Gua Kajang is located at a limestone complex at Bukit Kepala Gajah. It is situated at latitude 5° 07.57’ utara and longitude 100° 58.87’ east, 76 meters above sea level. A huge part of the floor cave has been damaged due to guano harvesting activity and some parts of the cave walls have been drawn over with graffiti.
This was the first cave in the country to be excavated in 1917 by Evans, where urn fragments, stone tools; food as well as human bones were uncovered. Further research carried out by Universiti Sains Malaysia found evidence that Gua Kajang had been used since 11,000 to 5,000 years ago. This cave may have also been used as living quarters and burial ground by the Paleolithics and Neolithics. A burial site was found with a Paleolithic human frame (GK1) dated 10,820 +/- 60 BP, buried in a fetal position with offerings of food and tools. Further one meter southeast, was found a Neolithic grave (GK 2) dated 7,890 +/- 80 BP, buried elongated position with food deposits, stone tools and earthenware.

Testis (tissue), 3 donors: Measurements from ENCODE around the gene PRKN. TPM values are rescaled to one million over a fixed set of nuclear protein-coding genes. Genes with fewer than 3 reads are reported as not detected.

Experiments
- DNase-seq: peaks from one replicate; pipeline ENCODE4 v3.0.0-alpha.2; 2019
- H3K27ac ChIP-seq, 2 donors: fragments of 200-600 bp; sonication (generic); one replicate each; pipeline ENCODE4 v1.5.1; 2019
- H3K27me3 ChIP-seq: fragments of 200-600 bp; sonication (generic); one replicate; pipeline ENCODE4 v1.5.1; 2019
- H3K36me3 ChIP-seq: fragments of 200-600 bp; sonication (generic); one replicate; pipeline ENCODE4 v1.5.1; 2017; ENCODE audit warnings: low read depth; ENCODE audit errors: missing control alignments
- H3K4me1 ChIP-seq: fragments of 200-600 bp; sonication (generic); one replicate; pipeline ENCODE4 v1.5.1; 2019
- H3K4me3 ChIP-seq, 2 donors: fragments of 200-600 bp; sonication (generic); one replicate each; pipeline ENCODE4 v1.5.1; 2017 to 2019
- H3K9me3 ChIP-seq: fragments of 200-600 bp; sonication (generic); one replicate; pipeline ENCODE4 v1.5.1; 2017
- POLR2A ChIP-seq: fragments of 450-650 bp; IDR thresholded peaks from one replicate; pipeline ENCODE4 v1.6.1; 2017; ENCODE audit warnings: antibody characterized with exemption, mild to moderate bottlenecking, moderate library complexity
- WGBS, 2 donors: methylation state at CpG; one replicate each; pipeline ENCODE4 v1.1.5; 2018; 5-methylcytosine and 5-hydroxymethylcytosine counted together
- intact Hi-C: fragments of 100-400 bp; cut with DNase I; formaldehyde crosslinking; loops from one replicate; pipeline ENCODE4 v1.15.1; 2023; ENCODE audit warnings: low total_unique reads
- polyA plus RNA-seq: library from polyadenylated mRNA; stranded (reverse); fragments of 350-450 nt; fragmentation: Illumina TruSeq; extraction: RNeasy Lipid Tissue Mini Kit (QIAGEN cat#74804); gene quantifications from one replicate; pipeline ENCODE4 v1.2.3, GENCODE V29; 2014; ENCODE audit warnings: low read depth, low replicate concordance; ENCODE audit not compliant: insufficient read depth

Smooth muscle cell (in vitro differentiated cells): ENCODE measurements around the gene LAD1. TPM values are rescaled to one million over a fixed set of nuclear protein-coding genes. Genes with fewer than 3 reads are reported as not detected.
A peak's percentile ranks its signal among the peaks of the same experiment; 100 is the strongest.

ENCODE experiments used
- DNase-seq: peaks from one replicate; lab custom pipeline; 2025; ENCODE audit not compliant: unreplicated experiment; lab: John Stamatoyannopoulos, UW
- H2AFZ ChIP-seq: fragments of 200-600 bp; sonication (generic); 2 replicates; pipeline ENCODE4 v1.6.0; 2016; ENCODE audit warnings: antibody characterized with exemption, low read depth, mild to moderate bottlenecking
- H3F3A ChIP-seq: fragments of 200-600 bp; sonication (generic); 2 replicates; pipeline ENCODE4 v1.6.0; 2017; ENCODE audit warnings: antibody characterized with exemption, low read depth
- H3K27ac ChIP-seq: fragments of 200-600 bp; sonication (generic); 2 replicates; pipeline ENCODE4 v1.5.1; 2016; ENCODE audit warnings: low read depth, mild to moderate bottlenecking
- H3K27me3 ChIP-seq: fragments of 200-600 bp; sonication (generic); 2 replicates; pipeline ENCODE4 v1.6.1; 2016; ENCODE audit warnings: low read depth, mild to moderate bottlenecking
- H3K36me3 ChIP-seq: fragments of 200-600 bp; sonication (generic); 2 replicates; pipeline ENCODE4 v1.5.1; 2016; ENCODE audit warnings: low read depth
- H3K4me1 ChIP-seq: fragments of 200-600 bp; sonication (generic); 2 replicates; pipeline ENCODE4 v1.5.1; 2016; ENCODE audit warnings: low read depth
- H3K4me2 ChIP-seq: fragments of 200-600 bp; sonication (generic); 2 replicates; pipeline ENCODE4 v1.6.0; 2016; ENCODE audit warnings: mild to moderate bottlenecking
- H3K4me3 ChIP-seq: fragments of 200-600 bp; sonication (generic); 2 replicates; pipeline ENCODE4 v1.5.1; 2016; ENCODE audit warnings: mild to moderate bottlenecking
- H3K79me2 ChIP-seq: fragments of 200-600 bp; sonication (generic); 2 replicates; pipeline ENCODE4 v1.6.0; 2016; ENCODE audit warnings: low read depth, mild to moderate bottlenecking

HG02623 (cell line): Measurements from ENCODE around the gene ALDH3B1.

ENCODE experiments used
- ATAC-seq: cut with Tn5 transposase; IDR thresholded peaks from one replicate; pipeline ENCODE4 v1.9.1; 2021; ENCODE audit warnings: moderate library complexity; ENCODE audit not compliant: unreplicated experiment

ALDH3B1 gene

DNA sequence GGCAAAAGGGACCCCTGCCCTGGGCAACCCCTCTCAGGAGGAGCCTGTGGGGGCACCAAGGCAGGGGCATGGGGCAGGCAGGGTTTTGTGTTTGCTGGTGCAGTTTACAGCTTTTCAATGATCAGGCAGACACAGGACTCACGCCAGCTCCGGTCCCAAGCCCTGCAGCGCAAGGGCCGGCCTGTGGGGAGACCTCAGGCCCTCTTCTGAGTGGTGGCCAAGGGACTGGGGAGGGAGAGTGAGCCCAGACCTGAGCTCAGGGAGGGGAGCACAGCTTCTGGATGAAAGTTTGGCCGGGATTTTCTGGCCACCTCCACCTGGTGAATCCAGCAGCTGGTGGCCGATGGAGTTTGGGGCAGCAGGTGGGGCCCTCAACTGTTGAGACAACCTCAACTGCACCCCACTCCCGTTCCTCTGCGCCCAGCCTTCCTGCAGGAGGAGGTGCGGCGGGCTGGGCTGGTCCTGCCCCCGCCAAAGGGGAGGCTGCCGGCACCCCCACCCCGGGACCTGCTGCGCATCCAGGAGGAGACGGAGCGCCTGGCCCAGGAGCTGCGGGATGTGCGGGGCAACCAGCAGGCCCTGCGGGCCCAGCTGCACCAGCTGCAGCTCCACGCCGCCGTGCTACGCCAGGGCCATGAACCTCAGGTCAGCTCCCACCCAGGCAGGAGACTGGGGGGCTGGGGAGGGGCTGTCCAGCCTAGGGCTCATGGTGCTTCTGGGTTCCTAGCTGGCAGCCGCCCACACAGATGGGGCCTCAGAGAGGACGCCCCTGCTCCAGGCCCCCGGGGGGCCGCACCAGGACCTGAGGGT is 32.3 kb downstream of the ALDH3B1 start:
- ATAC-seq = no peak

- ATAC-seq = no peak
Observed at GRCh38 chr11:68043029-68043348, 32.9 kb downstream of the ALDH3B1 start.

This data provided an insight into the oldest earthenware found in the country and the continuation of the Paleolithic era since early Holosen, before the Neolithics arrived (found on the urn). Besides archaeological evidence, Gua Kajang is also known for its unique cave formations, tunnels as well as stalactites and stalagmites.
Lenggong is located on Route 76 which links Kuala Kangsar with Baling. To reach it from the North-South Expressway (E1), exit the highway at the Kuala Kangsar Interchange (Exit 143). From there take Route 76 in the direction of Baling. This site is situated at the limestone complex at Bukit Kepala Gajah.